I was literally about to send the letter to Sergi and Rossy and I said I’d just better look at what Teresa did. And there it was – a really shortened version and it works. I then chopped a few more bits out of it, some of the funniest bits when we had written that scene I just chopped out because there was no need for them. Go to the inn, get certain things done… The other thing that had been niggling me was that there are several key things in that scene that provide clarity to what happens later – Malambrino, enchanters, all of that. These were important things.

And then there were these really good performances. A great one from Laura the dumpy girl on the bike, who was so funny, and Sergi and Rossy of course. This was really good material and I was throwing it all away. I couldn’t do it. So I didn’t send the letters and we put it back in, and everybody loves it. The other thing – from our screenings, comments from people were saying: I wish there were more adventures between Toby and Quixote. And this was a really good adventure so we put the gypsy back in, really good stuff between Toby and Quixote, and Malambrino the enchanter.

What we did musically was use stuff from other cues, and they all work. This is where Graham Sutton, our music editor, is absolutely brilliant. He’s a genius because when he had to do a temporary score, Roque had sent to him about 10 CDs of all different films he’s done, all the music. And Graham just dived into that and made the temp score so wonderful. At one point I was saying to Roque, don’t be frightened to copy yourself, the temp score is so good. Don’t sit and try to write new stuff. Just copy yourself!

Do you identify with Toby or Javier the most, or both?
I identify with both of them in different ways. I wish I was as smart, good looking and talented as Adam is, and the same goes for Jonathan. These guys have brought such life and honesty and comedy to the characters. They’re fantastic. Toby is a guy who is still tempted by Hollywood. I identify in the sense that I have never done it, but I’ve certainly been tempted to. It’s a story of punishing a guy for betraying his talents. I’m very aware of the moments when I have compromised. I know how it feels. So all of those things I understand, and the guilt.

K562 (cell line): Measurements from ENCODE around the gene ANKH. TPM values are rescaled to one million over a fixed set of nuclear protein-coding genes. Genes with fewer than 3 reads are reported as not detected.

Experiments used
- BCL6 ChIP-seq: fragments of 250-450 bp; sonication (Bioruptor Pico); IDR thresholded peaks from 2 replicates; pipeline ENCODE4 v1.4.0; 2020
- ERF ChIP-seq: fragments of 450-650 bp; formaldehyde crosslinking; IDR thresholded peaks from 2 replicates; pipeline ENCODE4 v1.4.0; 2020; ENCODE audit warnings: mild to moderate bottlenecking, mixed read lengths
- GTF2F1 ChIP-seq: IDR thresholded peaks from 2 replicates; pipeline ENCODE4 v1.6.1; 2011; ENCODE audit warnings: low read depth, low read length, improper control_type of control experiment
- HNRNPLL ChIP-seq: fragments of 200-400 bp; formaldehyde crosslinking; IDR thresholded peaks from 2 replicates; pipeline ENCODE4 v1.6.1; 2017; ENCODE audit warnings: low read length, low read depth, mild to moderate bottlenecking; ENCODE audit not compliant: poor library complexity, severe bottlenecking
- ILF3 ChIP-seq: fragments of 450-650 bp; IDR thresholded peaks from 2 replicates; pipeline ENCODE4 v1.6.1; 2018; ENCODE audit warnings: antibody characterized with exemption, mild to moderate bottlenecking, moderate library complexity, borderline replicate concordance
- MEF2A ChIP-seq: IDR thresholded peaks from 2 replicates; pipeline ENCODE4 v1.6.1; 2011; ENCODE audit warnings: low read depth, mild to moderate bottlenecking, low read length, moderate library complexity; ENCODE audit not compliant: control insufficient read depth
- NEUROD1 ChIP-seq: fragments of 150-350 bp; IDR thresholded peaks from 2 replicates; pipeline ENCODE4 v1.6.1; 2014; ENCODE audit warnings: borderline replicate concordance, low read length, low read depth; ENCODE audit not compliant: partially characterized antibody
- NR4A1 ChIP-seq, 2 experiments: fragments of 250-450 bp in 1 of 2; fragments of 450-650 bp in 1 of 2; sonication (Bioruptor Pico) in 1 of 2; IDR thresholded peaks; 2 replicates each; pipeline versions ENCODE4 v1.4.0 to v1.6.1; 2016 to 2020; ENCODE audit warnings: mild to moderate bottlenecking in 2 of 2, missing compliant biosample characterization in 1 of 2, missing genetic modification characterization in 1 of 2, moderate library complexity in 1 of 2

Actually I don’t feel guilty, that’s a lie. I don’t feel guilty about having gone to all these places in the world to make films, and fucked up, or turned people’s lives upside down. I don’t feel guilty, but that is part of the theme.

A lot of both characters is a way I imagine I could be if I compromised more, or didn’t compromise as much as I compromised. One is much purer than the other. The madness of Quixote is very pure, Toby is much more a real person. Even with Quixote, what we emphasise is Quixote’s pride that gets out of control. He becomes arrogant and he is humiliated, ultimately, by believing too much in his world view, the world he sees.

It’s a moral tale for all sorts of people: how you are punished, how you must be careful of how far you fly and how low you fall. You’ve got to find a path through it. I think that’s… I can’t remember whose agent saw it, she didn’t even see the finished film, and she said she walked away on pink clouds. Now that’s a great review from somebody, that’s in a sense what we do with people.